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January 24, 2018updated 25 Jan 2018 7:29pm

Davos day 2: Merkel warns against poisonous populism and 6 other key takeaways

By Billy

German chancellor Angela Merkel told the World Economic Forum (WEF) in Davos today that isolationism and protectionism were not solutions to the world’s economic challenges.

Speaking one the second day of the economic symposium Merkel said that Europe should not complain when other countries, like the United States, overhaul their tax systems but instead respond with reforms of its own.

Merkel pointed to efforts by France and Germany to forge a common corporate tax regime and said European countries would need to cope with a more competitive tax environment.

US president Donald Trump, arriving in Davos tonight, cast a long shadow over today’s proceedings.

Trump will tomorrow deliver a keynote address where he’s expected to advance his America First protectionist policy — and potentially step up his blossoming trade war with China.

Merkel also said she was open-minded about what kind of partnership the European Union would develop with the UK after it left the trading bloc in March 2019, but warned there would be no compromise on the EU’s core principles.

Here’s a run down of six of the biggest talking points from Davos day two.

1) Macron tells the global elite to invest, share and protect

French president Emmanuel Macron — dubbed in France the president of the rich — called on the  wealthy to focus on the common good, social cohesion, health, education, climate and the fight against inequality.

The 40-year-old leader — who has stabilised his popularity rating in France at around 50 percent after it took a post-election honeymoon dive late last year — repeated his plea to giant tech companies Google, Facebook, Apple, and Amazon to pay a fair share of taxes as they displace traditional industries as the biggest sources of revenue in the global economy.

2) Nadella calls for more computing power

Microsoft chief executive Satya Nadella spoke on a panel about the automation of healthcare and though he is is positive about how technology will change healthcare, he warned the world is “running out of computing capacity”.

Microsoft is focusing a significant resources on developing quantum computers in order to solve issues such as climate change. Nadella said faster computers are needed to solve these difficult problems.

3) Beale warns that boring economics caused Brexit

Insurance giant Lloyds of London chief executive Inga Beale has warned that the focus on dry economic measures such as GDP has helped to create the backlash that led to Brexit.

Speaking to CNBC at the World Economic Forum, Beale said policymakers need to think differently about how they measure the economy.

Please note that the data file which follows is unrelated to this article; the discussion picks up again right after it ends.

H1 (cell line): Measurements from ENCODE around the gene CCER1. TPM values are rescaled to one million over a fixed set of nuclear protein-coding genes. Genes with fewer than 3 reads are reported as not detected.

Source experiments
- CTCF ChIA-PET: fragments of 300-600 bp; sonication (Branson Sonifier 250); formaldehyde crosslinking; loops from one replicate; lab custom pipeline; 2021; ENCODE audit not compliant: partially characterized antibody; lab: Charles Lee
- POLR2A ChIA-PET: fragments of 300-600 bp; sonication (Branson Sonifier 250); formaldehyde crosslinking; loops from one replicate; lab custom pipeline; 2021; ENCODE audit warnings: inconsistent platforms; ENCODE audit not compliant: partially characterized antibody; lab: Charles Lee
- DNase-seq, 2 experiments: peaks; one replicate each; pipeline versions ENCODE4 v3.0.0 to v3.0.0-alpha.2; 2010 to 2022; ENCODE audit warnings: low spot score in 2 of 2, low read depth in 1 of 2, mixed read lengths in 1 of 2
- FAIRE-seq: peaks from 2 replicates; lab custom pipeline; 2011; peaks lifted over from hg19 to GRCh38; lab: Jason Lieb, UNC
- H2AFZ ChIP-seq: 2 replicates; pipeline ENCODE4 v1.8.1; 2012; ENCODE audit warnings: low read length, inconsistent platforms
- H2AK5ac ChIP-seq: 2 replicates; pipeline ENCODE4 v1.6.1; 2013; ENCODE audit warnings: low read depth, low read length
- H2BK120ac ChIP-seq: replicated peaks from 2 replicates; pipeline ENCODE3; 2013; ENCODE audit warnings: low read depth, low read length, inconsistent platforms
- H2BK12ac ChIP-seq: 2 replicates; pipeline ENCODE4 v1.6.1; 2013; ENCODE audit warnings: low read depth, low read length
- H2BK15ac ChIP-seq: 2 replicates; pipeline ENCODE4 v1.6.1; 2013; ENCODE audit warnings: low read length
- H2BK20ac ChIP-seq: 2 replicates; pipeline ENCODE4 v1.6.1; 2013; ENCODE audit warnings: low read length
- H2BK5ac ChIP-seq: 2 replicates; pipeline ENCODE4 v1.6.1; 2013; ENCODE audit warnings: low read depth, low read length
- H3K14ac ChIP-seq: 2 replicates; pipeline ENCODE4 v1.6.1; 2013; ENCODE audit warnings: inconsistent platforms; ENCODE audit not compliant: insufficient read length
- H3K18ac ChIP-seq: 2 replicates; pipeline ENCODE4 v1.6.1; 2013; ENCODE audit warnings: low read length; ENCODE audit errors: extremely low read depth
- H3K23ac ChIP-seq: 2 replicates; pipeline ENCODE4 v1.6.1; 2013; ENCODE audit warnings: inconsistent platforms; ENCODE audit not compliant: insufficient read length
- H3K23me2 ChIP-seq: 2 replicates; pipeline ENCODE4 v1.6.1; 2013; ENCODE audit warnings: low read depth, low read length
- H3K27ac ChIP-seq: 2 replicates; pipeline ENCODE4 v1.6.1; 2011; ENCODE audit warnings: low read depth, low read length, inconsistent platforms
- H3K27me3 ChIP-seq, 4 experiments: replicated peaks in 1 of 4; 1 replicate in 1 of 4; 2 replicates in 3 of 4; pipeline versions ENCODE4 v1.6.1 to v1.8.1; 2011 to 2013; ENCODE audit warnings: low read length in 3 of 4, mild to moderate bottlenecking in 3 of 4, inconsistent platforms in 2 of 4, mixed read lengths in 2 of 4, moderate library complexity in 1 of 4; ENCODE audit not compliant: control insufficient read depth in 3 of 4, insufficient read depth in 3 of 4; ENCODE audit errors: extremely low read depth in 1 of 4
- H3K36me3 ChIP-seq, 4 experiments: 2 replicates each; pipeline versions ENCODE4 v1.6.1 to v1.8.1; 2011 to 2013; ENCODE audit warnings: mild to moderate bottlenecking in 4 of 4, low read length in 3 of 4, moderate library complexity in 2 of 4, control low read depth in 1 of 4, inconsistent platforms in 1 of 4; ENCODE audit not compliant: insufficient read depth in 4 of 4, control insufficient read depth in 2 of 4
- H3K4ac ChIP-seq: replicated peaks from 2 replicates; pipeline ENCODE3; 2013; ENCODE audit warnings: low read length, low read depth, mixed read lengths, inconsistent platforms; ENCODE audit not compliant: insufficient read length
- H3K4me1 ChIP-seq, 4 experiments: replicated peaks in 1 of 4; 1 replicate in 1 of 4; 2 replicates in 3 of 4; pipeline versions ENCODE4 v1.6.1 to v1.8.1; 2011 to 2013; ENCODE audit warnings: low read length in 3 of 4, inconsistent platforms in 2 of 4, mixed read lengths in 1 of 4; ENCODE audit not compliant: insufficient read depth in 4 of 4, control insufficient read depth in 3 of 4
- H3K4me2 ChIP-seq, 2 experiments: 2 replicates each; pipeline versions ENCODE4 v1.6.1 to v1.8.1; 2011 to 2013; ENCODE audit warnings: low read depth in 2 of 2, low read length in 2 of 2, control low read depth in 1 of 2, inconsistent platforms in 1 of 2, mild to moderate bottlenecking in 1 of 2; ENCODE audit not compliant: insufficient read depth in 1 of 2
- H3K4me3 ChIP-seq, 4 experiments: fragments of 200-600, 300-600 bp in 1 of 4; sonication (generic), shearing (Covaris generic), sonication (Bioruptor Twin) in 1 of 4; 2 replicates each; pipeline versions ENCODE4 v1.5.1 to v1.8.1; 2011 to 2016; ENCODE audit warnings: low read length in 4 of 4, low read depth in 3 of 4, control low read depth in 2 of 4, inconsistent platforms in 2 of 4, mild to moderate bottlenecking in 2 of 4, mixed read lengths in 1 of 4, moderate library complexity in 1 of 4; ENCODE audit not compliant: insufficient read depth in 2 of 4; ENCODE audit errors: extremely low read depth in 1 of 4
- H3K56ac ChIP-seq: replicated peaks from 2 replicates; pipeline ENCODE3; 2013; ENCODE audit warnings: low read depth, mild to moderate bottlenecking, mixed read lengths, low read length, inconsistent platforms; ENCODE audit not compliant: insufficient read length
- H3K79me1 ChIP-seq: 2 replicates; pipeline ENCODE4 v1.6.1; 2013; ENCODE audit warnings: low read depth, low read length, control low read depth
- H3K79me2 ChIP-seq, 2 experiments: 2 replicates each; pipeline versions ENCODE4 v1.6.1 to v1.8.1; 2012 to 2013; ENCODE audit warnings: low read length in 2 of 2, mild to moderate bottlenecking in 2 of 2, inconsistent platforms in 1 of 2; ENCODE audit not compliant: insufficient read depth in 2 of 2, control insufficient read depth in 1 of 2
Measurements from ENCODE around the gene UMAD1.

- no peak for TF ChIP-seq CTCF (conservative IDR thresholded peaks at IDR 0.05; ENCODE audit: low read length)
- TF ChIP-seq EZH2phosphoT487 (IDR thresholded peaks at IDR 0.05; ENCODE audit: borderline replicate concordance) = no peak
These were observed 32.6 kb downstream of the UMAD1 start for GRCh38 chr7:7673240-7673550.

I do remember, when we were going through the campaigning around Brexit, in the UK, we, as businesses, were talking about GDP. Most of the members of the public don’t even know what that means, you know, they, it doesn’t relate to them. And there’s a definite feeling that they’re not being included, and they want to challenge the, you know, the ‘as is’, at the moment. They really want to go out and say, ‘I’m not happy with this status quo. You’re not hearing me. You’re not respecting me. I’m not included.’ And when we talk about GDP, that doesn’t feel very inclusive for them.

4) Jimmy Wales demands journalism and social media get over their advertising addiction

Current advertising-led business model of social media companies and news publishers needs to change if we are to curb the spread of fake news, according to Wikipedia founder Jimmy Wales.

Speaking on a panel discussing fake news, Wales said that advertising is “incredibly destructive” for journalism, prioritising the wrong incentives and encouraging click-bait style news articles.

5) For Alibaba’s Jack Ma a trade war means real war

Alibaba founder Jack Ma this afternoon attacked critics of globalisation saying “globalisation cannot be stopped”.

Ma — who’s worth some $47.2bn — warned that if countries try to stand in the way of globalisation it could result in war.

Ma said:

No one can stop globalisation, no one can stop trade. If trade stops, the world stops. Trade is the way to dissolve the war, not cause the war.

Whether you worry about it the world will be hugely changed in the next 30 years. If there will be a war then it should be a war against disease, environmental pollution and poverty, rather than against ourselves.

Ma was speaking on a panel about the future of ecommerce alongside Roberto Azevêdo, director-general of the World Trade Organization, and Mercedes Aráoz, the prime minister of Peru.

6) Former British prime minister David Cameron reveals what he really thinks of Brexit… (it’s bad but not as bad as he feared)

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